A college roommate of mine has turned into a Republican, and keeps sending broadcast Outdoor emails of right-wing propaganda to his friends and family. I’ve developed a habit of hitting reply-all to his emails and offering a counter-point to his emails with no response so far. What does this mean?
Does it mean that he was set straight and is somewhat embarrassed about sending the original email? Or does it mean he disagrees with my response but doesn’t want to debate the issue any further? Not sure. Here’s the latest. It reads from the bottom, with my response at the top:
Subject: RE: Forbes.com story
“Let’s begin by acknowledging that all is not perfect in Iraq. Crime rates are high, almost as high as New York City’s.” – Caspar Weinberger
Let’s begin by acknowledging that Caspar Weinberger’s first lie in this article was the very first stat that he cited. Over the 28 day period from October 26-November 23rd, there were 38 people murdered in NYC, and 80 US Military killed in Iraq. Of course, this doesn’t include the hundreds, if not thousands of Iraq civilians that were also killed over that same time period.
Don’t believe me? Check the stats:
If you have to lie to make a point, your point wasn’t made. Sorry Caspar.
This was a sorry attempt to change the topic AWAY from why we’re in Iraq in the first place. The Bush administration’s case for going to war with Iraq was based on fabricated links between wholesale nba jerseys Sadam Hussein and Al-Quaida, along with a State of the Union speech given by Bush where he told the whole country that Sadam had weapons of mass destruction including chemical weapons which could be armed and launched in as little as 45 minutes. We now know that this is complete bullshit, and it’s cost our country well over $100,000,000,000 to support these lies. Why does this administration have the audacity to insult countries who saw through the lies and decided not to put their own citizens at risk to support Haliburton’s war?
With an election Conservative coming up, I can see why Caspar is trying to put a positive spin on the billions of dollars spent and hundreds of Americans killed this year without capturing Sadam Hussein or Osama bin Laden (remember him?).
If Forbes is a part of the “liberal Big Media” why didn’t they do some fact checking on Caspar’s piece before publishing it? Who do you think owns Forbes?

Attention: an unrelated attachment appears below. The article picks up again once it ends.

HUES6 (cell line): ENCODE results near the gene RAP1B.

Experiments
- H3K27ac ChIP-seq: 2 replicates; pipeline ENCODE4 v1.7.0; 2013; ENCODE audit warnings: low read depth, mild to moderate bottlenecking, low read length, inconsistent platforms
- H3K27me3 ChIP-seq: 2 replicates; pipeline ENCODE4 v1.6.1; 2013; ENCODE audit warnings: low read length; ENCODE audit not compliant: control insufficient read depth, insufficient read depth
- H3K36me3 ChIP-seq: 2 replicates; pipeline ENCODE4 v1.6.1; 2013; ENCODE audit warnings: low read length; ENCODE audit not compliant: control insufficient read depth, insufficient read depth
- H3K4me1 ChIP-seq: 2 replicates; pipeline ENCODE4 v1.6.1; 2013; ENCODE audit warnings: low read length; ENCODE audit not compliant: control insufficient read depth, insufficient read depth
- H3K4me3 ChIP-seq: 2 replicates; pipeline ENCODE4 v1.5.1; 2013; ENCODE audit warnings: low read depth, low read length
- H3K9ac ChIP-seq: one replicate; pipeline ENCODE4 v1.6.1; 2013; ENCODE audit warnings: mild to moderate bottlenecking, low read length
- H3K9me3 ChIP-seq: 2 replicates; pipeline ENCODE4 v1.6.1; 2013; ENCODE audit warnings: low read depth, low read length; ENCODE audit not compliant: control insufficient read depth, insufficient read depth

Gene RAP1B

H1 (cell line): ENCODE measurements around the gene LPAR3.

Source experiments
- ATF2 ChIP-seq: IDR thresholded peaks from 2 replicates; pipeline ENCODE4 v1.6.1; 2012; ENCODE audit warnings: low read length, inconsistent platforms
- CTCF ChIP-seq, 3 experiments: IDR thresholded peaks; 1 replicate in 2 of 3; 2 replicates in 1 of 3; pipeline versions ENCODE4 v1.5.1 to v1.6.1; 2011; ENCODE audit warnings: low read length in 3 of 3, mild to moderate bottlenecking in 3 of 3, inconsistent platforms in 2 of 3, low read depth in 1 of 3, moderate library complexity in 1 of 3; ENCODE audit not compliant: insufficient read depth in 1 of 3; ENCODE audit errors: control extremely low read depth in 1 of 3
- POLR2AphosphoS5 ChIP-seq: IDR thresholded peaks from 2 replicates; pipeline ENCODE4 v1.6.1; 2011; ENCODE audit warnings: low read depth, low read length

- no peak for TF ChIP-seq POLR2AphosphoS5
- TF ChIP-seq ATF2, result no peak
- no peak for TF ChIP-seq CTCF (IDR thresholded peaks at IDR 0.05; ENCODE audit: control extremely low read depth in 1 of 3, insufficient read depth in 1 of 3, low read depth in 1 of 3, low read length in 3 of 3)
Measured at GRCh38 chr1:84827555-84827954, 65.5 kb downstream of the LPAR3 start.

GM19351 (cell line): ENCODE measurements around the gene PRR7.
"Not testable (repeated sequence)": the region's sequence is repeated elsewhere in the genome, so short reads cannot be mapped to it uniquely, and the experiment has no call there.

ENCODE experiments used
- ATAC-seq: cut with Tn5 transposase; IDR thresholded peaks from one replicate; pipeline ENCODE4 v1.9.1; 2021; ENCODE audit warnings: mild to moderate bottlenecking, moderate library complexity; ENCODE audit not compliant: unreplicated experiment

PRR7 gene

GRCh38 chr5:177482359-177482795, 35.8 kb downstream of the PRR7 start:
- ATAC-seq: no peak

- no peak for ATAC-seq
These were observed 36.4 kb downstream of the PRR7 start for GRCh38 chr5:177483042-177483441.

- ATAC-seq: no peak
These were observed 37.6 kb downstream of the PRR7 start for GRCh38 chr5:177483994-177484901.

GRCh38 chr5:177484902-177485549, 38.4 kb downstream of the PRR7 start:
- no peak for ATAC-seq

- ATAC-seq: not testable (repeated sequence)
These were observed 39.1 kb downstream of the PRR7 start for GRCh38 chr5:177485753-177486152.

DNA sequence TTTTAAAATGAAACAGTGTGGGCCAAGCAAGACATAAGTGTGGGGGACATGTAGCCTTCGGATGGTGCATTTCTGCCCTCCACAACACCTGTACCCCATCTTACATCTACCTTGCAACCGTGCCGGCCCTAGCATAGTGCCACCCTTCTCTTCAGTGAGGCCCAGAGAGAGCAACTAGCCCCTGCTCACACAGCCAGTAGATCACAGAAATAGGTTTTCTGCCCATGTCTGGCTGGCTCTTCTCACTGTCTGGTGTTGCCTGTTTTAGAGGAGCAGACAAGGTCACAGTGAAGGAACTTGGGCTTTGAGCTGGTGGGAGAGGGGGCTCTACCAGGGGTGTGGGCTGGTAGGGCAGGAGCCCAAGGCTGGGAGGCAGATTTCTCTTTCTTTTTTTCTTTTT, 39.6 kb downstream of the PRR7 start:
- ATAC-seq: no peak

Here’s a hint to people buying into this crap: Do you think your average out of work (or underemployed wholesale nfl jerseys or uninsured) American gives a rip about the living conditions of your average Iraqi? Get real. It’s a losing issue for Republicans.
Take care, and support our troops.
From: Matt A. [mailto:—–@———–.com]
Sent: Wednesday, December 03, 2003 1:06 PM
To: ———-; ———-; ———-; ———-; ———-; ———-; ———-; ———-;
Subject: FW: Forbes.com story
Please pass this onâ€¦
Sent: Wednesday, December 03, 2003 12:26 PM
To: ———-; ———-; ———-; ———-; ———-; ———-; ———-; ———-; ———-; ———-; ———-; ———-; ———-; ———-; ———-; ———-; ———-; ———-; ———-; ———-; ———-; ———-; ———-; ———-; ———-; ———-; ———-; ———-; ———-; ———-; ———-; ———-; ———-; ———-; ———-; ———-; ———-; ———-; ———-;
Subject: FW: Forbes.com story
From: T. & D. Y.[SMTP: ———-@ ———-.com]
Sent: Wednesday, December 03, 2003 9:28 AM
To: ———-; ———-; ———-;
Subject: Fw: Forbes.com story
> ———- ———–
> — — —-
> If all the information below doesn’t convince you that “big media” is
> to hide the successes of the Bush administration in Iraq, nothing will.
> Why don’t we hear any of this from any of the networks? Are they all that
> incompetent that they can’t see it, or is it that they choose to ignore
> All they want you to hear is the bad stuff.
> Remember, “big media” is really just part of “big entertainment” and the
> liberal Democratic party. And there is an election coming up…..
> Current Events
> You Read It Here First
> Caspar Weinberger, 12.08.03, 12:00 AM ET
> One of the problems of our postwar results in Iraq is that most of the
principal U.S. press outlets have been reporting, to the exclusion of almost
anything else, the negative events since our military stunningly toppled
Saddam Hussein’s brutal regime. It’s time to redress the balance and present
our readers Personal with some facts that demonstrate how well America’s goals in
Iraq are being achieved.
> Let’s begin by acknowledging that all is not perfect in Iraq. Crime rates
are high, almost as high as New York City’s. Our forces have had to deal
with the depredation and senseless destruction loosed on the country by some
100,000 of Iraq’s criminals, whom Saddam released from jail shortly before
our troops went in.
> What we are seeing now is the uniform disdain and ill-founded criticisms